As Utah is poised to put a medical marijuana initiative on the ballot, the Mormon church has come out strongly in opposition to state-sanctioned use of the drug to treat health conditions.
The Church of Jesus Christ of Latter-day Saints (LDS) issued a memorandum prepared by the church's regular legal firm, Kirton McConkie, with 31 different "legal issues" supporting its stance against allowing marijuana for medicinal use.
The required 200,000 signatures to put the ballot initiative to voters in November was submitted for review on April 16, according to The Associated Press. The church said in April, two days after the signatures pushing for the initiative to be added to the ballot were submitted, that it did not support the move.
In a statement, the church said it has “grave concerns about this initiative and the serious adverse consequences that could follow if it were adopted.”
Among the 31 issues with the initiative: it will allow some people to grow their own marijuana, it will create significant challenges for law enforcement, dispensaries will be allowed to give free samples to card holders, people with prior convictions will be allowed to get a card, it does not require a person to get a doctor's prescription, marijuana will become more accessible to minors, and dispensaries need only to be located 600 feet from schools, churches and playgrounds.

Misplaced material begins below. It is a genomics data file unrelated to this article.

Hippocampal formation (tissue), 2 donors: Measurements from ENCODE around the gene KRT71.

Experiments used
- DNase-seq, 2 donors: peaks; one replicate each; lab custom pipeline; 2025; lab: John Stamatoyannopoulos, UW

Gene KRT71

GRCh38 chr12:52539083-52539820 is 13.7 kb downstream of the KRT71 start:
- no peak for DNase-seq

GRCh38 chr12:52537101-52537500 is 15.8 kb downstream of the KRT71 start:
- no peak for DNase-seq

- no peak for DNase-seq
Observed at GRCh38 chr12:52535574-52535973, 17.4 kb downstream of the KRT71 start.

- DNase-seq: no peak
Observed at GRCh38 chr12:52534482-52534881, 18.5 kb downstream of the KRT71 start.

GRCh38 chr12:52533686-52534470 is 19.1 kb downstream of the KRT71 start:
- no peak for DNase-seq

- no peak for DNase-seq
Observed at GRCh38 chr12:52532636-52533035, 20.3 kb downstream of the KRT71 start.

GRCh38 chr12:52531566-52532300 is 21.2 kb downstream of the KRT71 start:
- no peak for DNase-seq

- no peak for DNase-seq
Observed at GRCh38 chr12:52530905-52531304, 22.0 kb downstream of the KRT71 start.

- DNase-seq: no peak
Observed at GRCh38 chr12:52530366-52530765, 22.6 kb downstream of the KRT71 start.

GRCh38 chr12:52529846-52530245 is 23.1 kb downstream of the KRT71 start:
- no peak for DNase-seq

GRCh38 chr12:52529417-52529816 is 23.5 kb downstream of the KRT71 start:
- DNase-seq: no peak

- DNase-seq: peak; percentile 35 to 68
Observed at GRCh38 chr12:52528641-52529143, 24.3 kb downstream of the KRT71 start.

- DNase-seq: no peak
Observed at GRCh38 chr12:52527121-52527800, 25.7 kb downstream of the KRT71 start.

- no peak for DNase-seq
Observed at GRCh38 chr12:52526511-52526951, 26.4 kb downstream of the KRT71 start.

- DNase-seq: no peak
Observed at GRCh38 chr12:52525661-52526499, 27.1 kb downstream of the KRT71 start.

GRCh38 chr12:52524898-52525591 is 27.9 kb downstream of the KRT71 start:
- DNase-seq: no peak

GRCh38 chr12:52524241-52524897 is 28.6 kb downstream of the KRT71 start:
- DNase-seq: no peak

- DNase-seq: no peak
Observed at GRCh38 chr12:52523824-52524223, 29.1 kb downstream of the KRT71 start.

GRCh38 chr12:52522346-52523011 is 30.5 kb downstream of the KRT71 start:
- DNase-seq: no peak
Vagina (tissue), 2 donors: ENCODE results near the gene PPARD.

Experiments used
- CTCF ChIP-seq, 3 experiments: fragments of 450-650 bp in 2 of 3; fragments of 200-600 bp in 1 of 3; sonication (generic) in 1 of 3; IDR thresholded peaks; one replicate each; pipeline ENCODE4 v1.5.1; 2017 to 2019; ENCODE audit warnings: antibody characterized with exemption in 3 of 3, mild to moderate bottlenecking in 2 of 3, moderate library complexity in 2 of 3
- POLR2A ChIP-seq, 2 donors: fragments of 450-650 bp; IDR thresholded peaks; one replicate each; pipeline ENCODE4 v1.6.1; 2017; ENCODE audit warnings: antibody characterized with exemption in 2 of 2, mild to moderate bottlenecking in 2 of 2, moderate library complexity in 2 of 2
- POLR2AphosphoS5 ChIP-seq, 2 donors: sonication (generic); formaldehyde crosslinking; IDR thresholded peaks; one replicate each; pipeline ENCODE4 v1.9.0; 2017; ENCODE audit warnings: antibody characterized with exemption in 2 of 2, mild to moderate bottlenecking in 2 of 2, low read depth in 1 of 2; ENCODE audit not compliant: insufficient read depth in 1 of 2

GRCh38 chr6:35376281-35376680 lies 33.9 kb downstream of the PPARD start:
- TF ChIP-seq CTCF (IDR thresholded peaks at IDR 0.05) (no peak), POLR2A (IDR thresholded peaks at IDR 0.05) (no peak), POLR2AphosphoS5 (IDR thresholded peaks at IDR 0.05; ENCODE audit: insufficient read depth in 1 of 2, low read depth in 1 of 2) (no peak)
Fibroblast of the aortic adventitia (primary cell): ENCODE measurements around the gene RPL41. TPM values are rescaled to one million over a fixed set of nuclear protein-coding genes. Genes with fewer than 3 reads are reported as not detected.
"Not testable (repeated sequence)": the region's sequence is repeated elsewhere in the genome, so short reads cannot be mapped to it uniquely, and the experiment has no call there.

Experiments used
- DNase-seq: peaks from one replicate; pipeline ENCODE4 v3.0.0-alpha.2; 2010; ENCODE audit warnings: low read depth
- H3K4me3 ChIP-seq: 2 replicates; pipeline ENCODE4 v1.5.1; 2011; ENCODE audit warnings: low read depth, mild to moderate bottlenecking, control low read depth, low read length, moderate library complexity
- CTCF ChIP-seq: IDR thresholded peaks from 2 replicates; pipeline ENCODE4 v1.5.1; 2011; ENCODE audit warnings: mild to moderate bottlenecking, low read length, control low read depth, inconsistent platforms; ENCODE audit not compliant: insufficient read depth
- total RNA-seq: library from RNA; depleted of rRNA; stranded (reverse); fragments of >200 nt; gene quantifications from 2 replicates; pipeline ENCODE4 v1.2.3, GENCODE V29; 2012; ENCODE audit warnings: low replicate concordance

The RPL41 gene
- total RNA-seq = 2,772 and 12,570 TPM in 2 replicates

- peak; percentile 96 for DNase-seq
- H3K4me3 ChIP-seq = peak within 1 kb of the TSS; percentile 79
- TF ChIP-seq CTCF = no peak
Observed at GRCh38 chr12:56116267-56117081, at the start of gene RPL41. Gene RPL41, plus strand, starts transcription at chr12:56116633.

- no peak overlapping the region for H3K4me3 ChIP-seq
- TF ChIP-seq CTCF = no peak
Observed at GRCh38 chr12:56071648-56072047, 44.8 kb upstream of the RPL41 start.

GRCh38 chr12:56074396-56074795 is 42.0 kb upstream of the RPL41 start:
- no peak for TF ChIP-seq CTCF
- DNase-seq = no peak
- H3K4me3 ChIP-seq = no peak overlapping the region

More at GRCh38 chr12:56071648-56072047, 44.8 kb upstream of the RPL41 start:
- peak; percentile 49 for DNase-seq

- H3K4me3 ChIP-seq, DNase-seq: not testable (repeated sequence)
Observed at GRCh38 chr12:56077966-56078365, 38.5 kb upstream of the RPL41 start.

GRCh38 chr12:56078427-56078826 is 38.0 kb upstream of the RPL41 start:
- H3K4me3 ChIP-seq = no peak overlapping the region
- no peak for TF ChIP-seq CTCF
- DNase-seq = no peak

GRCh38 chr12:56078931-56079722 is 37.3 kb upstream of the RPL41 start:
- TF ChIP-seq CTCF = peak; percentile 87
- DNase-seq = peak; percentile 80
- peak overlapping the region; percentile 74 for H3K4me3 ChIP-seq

Utah’s Republican Governor Gary Herbert has also voiced concerns regarding the proposal, saying it “lacks important safeguards regarding its production and utilization and would potentially open the door to recreational use.”
"We need to be cautious as we test and introduce cannabis into our formulary," he added. "I believe the consequences of this initiative, even if they are unintended, will do more harm than good."
But the Utah Patients Coalition, which led the effort to put the measure on the ballot, believes legalizing medical marijuana will do immense good for those who would benefit:
"This plant can help those suffering from conditions such as cancer, epilepsy, autism, PTSD, AIDS, MS, ALS, Crohn’s, chronic pain and more — and after a successful vote in November, thousands of Utahns suffering from these conditions will no longer have to fear punishment from their government simply because they are looking for relief and healing," DJ Schanz, a member of the Utah Patients Coalition, said in a statement.